To date, no Canadian securities regulator has come forward to suggest whether cryptocurrencies should or would be considered a "security" or "derivative" for the purposes of securities laws.
It is important to note that despite the lack of clarity surrounding government oversight of cryptocurrencies, users have not found themselves beyond the reach of the law.
Although Saskatchewan's securities watchdog, the Financial and Consumer Affairs Authority (the "FCAA") may not have taken action so far to specifically regulate Bitcoin or the mining of Bitcoin, it has taken action against a Bitcoin-related business. In early May, the FCAA issued a temporary cease-trading order against Dominion Bitcoin Mining Company Ltd., a Regina-based mining company that was soliciting investors through its website. The FCAA said that regardless of the property used to pay for shares, be it Canadian dollars, bitcoins or other, securities laws apply to the sale of shares. Since the company was not registered in Saskatchewan to trade in securities, the FCAA alleged that Dominion Bitcoin Mining may be in violation of Saskatchewan securities laws.
In 2013, the United States Securities and Exchange Commission (the "SEC") brought an enforcement action against Trendon T. Shavers, who offered and sold bitcoin-denominated investments on the Internet using his company, Bitcoin Savings & Trust ("BTCST"). The U.S. District Court for the Eastern District of Texas ruled in favour of the SEC, stating that BTCST investments constituted investment contracts and were therefore securities as defined by US federal securities laws. Although this was a step forward in clarifying the landscape surrounding cryptocurrencies, the Court was clear that it is the investments that constitute a security and not the bitcoins themselves.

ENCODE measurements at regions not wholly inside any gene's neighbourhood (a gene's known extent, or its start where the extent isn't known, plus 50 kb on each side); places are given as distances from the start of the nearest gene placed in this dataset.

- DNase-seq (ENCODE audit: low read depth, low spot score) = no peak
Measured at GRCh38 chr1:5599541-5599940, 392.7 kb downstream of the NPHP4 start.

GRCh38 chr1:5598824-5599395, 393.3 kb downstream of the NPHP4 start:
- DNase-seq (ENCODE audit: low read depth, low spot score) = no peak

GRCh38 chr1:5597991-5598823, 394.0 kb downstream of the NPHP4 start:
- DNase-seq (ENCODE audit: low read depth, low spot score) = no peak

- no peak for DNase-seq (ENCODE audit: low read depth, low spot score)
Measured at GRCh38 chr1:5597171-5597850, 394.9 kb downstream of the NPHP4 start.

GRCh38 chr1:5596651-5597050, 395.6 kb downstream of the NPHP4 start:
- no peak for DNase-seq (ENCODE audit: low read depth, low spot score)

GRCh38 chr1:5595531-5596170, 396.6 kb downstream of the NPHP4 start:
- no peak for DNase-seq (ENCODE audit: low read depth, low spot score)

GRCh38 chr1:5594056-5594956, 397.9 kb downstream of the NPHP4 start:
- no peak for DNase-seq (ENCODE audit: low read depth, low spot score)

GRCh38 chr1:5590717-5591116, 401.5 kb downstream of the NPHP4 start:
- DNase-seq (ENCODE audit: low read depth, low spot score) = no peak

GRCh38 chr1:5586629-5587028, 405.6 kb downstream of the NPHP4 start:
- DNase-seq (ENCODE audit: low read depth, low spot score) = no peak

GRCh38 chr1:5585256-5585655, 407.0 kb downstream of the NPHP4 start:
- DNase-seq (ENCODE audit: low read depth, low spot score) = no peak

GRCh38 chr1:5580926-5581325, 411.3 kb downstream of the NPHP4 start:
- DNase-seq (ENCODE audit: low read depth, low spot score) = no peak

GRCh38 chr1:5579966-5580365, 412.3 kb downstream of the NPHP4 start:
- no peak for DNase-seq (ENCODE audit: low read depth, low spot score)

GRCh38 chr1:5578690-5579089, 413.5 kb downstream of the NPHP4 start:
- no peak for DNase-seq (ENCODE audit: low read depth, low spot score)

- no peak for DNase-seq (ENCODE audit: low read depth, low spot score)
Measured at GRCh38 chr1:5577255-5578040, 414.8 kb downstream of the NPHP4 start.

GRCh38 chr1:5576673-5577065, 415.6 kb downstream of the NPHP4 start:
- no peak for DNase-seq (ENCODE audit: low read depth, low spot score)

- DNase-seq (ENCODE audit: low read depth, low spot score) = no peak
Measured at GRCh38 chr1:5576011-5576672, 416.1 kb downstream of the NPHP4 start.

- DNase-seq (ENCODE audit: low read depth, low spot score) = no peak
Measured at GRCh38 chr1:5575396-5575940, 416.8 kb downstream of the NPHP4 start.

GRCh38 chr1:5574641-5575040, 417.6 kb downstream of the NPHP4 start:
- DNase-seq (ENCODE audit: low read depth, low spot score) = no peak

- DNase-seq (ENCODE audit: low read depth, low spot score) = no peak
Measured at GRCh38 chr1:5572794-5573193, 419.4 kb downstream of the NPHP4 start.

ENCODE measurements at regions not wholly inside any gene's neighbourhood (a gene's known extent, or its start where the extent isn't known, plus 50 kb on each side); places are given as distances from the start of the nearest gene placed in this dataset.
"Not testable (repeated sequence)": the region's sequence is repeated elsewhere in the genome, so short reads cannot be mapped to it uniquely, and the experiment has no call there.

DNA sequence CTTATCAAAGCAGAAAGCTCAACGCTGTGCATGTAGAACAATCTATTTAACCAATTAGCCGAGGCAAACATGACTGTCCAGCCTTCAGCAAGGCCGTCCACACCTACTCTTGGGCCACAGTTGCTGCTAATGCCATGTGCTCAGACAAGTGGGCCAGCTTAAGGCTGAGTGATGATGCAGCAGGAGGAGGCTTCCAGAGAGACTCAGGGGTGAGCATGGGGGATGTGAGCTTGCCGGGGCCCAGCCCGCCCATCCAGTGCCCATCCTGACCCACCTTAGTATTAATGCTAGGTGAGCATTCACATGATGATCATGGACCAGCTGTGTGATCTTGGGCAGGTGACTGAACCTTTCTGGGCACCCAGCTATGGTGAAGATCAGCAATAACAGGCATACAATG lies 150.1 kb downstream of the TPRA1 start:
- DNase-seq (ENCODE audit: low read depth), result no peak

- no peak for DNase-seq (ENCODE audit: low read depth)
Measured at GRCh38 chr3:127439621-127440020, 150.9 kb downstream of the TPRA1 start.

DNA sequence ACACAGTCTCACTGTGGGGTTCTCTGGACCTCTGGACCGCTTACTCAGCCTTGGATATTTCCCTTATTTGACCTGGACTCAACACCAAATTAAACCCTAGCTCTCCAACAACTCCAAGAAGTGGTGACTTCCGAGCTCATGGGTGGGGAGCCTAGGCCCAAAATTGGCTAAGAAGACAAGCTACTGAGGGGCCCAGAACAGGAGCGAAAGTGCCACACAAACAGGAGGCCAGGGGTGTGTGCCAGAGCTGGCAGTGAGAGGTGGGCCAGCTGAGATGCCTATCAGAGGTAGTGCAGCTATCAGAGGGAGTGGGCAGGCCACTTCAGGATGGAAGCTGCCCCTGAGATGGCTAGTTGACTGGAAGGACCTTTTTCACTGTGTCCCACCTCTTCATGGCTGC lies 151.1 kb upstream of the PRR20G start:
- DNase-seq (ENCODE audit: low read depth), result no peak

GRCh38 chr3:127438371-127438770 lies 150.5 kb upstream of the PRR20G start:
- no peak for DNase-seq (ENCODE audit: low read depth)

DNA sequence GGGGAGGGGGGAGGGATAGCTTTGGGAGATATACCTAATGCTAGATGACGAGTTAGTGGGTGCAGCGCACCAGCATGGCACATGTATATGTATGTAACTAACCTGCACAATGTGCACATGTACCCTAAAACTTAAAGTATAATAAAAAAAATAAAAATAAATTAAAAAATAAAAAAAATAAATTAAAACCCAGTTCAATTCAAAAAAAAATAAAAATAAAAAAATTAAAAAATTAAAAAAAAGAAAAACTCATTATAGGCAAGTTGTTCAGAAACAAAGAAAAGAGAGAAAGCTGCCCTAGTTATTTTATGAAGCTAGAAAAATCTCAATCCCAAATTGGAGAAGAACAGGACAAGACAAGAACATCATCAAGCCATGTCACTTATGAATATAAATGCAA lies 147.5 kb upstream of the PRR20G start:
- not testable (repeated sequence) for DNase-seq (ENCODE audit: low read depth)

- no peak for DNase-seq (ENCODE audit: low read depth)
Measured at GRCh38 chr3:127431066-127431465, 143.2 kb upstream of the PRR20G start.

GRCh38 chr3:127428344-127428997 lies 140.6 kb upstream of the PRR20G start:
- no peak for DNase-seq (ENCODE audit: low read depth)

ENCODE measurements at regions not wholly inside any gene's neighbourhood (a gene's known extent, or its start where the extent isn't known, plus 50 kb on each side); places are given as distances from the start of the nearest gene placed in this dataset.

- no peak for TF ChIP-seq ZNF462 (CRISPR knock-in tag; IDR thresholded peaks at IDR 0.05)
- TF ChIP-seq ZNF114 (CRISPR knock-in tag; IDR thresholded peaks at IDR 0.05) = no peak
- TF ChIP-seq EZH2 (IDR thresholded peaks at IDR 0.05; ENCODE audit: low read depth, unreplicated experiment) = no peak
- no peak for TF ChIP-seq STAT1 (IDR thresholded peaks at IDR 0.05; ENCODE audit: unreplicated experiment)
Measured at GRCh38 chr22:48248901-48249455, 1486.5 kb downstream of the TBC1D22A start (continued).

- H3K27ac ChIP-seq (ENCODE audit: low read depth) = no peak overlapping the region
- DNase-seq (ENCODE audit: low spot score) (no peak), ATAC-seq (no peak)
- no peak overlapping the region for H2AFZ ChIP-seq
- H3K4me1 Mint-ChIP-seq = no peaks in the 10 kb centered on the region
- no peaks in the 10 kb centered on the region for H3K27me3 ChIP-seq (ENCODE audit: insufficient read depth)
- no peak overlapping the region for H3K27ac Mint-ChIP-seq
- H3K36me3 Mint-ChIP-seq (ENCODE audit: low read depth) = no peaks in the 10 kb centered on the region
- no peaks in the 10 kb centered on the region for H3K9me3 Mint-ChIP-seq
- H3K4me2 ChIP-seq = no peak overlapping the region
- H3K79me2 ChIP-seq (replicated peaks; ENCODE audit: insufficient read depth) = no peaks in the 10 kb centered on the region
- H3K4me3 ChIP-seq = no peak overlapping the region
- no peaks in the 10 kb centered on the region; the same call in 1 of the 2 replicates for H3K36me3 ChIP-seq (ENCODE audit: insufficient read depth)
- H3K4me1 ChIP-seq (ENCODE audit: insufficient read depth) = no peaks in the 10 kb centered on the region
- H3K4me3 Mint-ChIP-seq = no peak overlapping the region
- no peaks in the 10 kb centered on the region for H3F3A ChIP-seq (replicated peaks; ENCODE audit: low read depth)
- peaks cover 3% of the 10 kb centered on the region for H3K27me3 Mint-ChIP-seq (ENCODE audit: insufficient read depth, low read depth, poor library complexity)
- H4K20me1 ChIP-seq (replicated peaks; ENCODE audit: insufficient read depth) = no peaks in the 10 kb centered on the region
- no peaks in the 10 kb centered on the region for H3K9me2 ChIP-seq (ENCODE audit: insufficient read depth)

Other Important Legal Areas
In Federal Budget 2014, it was announced that the Federal government intends to adapt certain aspects of the Proceeds of Crime (Money Laundering) and Terrorist Financing Act in order to specifically and clearly deal with cryptocurrencies. Under this act, activities that constitute a "money services business" must comply with extensive reporting requirements aimed at deterring (or, alternatively, identifying) money laundering and related illicit activities.
Cryptocurrencies and their underlying software protocols may manifest themselves in a number of different forms in the very near future as developers continue to build on the technology. Whether cryptocurrencies ultimately revolutionize how we see and use money or whether they remain a preferred mechanism for fraudsters and money launderers remains to be seen. The legal landscape is likely to remain unclear for some time, so it is best to heed regulators' warnings, remain cautious and carefully plan cryptocurrency transactions, investments and other dealings, to avoid possible legal issues.